A group of rebel Labour MPs are defying Jeremy Corbyn’s orders to boycott cross-party discussions aimed at finding a Brexit plan that might command a majority in the House of Commons.
Corbyn sent an email to all his MPs yesterday telling them not to meet with government ministers until the prime minister accepted his pre-conditions for talks.
The Labour leader wrote: “I have been absolutely clear that any starting point for talks about breaking the Brexit deadlock must be on the provision that that the threat of a disastrous ‘no deal’ outcome is ruled out.”
He expects “colleagues to respect that condition and refrain from engagement … until no deal is taken off the table”, the email continued.
But Corbyn’s directive appears to have gone unheeded in some quarters, with a number of Labour MPs opting to meet with ministers to open cross-party Brexit talks following the resounding rejection of Theresa May’s proposed deal earlier this week.
The rebels include Lucy Powell and Stephen Kinnock, “who both advocate a Norway-style deal keeping the UK in the customs union”, along with outspoken Corbyn critic John Mann, MP for Bassetlaw, reports The Daily Telegraph.
Prominent Labour backbenchers Yvette Cooper and Hilary Benn have also met with the Government, but “said they had attended the meeting in their capacity as chairs of cross-parliamentary committees”, says the BBC.
Following the talks, a defiant Cooper said: “We want to see if the Government is actually prepared to make some changes.”
She added: “The most important thing now is that the Government actually listens and it doesn’t just think that a defeat that was that huge can simply be dismissed.”
The Independent reports that when asked whether Corbyn should be taking part in the discussions, Benn said: “That is a decision for Jeremy to take. He’s demonstrating that it’s not just the prime minister who can be stubborn.”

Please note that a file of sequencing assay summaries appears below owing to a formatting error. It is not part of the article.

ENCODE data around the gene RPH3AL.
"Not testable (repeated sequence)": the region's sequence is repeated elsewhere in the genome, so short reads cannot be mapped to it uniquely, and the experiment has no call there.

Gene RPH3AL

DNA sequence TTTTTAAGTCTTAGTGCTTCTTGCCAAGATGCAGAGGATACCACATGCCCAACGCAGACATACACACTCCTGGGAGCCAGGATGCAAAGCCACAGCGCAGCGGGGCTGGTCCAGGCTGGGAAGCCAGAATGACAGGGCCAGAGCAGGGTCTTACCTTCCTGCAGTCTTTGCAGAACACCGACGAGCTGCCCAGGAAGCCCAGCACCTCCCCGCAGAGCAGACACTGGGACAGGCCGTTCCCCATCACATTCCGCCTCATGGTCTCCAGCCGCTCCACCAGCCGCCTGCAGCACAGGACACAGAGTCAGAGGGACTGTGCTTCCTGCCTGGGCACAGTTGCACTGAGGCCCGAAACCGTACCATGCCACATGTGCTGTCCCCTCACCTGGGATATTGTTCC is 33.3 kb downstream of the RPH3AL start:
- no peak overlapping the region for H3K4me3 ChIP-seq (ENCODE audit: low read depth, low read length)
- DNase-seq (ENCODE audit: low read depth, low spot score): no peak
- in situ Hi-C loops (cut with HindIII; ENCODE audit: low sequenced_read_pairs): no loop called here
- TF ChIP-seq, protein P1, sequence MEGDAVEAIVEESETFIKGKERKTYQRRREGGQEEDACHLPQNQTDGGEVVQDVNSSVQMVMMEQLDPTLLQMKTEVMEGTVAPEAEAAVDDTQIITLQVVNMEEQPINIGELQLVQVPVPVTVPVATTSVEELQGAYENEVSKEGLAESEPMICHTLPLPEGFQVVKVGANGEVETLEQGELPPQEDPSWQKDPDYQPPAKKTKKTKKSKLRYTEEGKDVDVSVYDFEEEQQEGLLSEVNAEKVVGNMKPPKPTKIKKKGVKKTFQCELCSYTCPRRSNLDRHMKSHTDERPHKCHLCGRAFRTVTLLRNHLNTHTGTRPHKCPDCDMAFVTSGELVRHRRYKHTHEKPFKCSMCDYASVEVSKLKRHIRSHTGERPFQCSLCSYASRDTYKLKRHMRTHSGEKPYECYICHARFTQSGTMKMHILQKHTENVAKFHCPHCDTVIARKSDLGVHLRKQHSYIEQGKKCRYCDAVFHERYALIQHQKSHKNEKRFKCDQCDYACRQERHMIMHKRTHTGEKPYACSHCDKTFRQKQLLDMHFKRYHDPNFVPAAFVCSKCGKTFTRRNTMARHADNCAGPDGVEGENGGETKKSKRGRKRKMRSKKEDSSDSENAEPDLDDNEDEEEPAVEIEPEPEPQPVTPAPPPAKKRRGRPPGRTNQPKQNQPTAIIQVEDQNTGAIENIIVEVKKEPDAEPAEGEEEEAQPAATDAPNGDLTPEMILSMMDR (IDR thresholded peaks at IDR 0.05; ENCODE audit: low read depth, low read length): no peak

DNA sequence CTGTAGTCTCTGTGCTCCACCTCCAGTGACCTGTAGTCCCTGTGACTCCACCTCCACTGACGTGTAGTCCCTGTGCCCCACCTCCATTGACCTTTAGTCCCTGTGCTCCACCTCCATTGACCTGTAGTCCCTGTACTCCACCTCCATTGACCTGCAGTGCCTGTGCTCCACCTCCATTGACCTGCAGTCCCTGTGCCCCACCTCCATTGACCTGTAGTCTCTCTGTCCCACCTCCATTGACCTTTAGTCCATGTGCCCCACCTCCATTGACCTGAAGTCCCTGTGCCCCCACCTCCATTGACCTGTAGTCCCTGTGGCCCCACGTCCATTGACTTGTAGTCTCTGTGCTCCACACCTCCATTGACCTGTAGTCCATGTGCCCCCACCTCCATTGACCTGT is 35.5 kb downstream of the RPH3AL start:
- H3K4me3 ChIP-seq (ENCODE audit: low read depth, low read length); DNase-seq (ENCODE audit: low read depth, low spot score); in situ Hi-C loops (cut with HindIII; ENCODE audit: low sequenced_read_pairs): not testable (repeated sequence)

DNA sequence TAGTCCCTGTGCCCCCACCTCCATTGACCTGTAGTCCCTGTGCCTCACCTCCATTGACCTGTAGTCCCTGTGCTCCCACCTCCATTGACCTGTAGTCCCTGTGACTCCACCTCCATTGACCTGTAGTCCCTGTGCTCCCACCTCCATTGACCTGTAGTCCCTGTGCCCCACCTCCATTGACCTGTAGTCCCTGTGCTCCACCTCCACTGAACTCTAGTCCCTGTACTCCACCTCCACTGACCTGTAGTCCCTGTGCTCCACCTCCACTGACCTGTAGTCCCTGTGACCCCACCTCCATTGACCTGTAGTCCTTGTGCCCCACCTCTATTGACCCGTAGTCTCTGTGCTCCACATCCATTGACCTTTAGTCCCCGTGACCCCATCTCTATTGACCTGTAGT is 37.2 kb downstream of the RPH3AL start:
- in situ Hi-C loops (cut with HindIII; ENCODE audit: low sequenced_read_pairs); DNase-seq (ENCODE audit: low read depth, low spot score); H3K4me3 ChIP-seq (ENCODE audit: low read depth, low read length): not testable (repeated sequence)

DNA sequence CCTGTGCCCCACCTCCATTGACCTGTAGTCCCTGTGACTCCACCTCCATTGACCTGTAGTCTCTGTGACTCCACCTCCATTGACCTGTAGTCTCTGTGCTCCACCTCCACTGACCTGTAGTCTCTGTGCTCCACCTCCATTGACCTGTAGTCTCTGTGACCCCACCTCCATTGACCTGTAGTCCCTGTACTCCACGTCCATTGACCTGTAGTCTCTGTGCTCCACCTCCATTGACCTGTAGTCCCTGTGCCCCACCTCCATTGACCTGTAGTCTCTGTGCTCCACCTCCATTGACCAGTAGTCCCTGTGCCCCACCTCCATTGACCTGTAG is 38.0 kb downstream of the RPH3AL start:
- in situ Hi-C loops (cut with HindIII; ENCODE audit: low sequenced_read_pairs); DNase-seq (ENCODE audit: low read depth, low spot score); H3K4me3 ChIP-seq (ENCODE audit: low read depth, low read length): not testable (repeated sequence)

Other Labour colleagues were less equivocal. Former shadow chancellor Chris Leslie told the Telegraph that his top priority was my “country and my constituents”.
“I think we have to rise above short-term party political calculations and put the country’s interests first,” he continued. “Now is the time to show that you’re not driven solely by ideology and you’re prepared to engage in dialogue.”
That sentiment was echoed by former shadow business secretary Chuka Umunna, who told Sky News that Brexit was “above party politics” and that he would continue to engage with ministers and MPs from across the Commons.
The growing dissent could pose longer term problems for Corbyn, with the potential threat of “a political realignment if moderate Labour MPs use the People’s Vote as the nucleus of a new centrist party”, says The Economist.
Speaking at a rally in Hastings on Thursday morning, Corbyn accused May of using the invitation of talks as a “stunt” to run down the clock, adding that it was not a “serious attempt to engage”.
The PM has said that she is sticking to the “principles” behind her Withdrawal Agreement, which include taking control of money, borders and laws, and having an independent trade policy.
May said that her door is open for talks with the Labour leader, but told him that his demand is “an impossible condition, because it is not within the Government’s power to rule out no deal”.